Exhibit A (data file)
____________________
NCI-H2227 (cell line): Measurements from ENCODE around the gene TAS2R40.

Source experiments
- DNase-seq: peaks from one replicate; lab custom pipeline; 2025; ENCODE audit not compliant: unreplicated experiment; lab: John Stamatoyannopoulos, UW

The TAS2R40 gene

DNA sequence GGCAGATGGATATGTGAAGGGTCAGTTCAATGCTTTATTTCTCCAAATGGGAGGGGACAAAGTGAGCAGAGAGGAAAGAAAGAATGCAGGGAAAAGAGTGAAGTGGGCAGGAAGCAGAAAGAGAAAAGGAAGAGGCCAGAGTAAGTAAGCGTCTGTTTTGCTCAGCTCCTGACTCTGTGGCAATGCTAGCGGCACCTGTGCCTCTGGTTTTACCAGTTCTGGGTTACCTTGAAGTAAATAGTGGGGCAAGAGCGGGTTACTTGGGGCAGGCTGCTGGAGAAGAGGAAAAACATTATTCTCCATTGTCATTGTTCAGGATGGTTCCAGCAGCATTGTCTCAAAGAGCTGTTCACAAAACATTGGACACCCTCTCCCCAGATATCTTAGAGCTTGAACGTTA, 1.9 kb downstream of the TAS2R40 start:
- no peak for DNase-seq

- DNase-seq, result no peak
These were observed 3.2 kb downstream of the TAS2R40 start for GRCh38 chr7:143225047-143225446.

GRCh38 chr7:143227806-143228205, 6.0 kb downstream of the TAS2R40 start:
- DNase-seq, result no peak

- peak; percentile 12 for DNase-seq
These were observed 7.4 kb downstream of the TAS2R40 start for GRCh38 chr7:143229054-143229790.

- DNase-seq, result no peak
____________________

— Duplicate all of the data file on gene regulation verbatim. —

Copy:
NCI-H2227 (cell line): Measurements from ENCODE around the gene TAS2R40.

Source experiments
- DNase-seq: peaks from one replicate; lab custom pipeline; 2025; ENCODE audit not compliant: unreplicated experiment; lab: John Stamatoyannopoulos, UW

The TAS2R40 gene

DNA sequence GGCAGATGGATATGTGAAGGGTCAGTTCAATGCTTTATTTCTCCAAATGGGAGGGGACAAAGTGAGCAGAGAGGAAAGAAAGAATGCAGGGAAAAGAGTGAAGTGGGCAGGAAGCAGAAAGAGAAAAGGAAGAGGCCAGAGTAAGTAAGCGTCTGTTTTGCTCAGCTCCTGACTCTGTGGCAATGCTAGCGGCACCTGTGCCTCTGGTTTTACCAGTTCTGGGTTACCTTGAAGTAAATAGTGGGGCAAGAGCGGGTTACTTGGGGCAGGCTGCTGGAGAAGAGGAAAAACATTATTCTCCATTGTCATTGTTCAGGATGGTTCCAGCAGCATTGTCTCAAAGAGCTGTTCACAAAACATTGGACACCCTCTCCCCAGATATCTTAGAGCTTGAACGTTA, 1.9 kb downstream of the TAS2R40 start:
- no peak for DNase-seq

- DNase-seq, result no peak
These were observed 3.2 kb downstream of the TAS2R40 start for GRCh38 chr7:143225047-143225446.

GRCh38 chr7:143227806-143228205, 6.0 kb downstream of the TAS2R40 start:
- DNase-seq, result no peak

- peak; percentile 12 for DNase-seq
These were observed 7.4 kb downstream of the TAS2R40 start for GRCh38 chr7:143229054-143229790.

- DNase-seq, result no peak